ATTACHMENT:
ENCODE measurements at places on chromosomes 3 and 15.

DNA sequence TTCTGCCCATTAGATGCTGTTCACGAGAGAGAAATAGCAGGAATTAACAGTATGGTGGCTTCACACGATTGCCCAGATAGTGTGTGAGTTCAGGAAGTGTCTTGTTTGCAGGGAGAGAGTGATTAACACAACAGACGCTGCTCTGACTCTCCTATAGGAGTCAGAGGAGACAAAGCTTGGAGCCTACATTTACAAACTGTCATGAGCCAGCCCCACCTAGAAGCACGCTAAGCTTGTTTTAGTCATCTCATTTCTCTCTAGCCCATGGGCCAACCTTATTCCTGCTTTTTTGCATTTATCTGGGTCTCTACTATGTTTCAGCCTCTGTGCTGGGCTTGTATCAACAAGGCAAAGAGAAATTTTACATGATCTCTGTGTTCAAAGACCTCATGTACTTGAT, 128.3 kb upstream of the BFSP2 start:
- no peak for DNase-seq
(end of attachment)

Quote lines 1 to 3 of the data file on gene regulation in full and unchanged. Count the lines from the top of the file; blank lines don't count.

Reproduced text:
ENCODE measurements at places on chromosomes 3 and 15.

DNA sequence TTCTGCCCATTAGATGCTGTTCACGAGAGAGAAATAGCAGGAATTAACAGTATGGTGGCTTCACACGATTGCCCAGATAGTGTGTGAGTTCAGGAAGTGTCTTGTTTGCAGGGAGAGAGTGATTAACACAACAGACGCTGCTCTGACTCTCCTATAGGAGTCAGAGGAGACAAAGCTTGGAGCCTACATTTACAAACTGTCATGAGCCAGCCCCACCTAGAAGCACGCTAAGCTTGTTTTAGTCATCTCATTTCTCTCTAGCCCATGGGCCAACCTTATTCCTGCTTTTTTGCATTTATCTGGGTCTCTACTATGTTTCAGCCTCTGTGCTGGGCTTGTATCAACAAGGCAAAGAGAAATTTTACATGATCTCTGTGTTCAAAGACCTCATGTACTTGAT, 128.3 kb upstream of the BFSP2 start:
- no peak for DNase-seq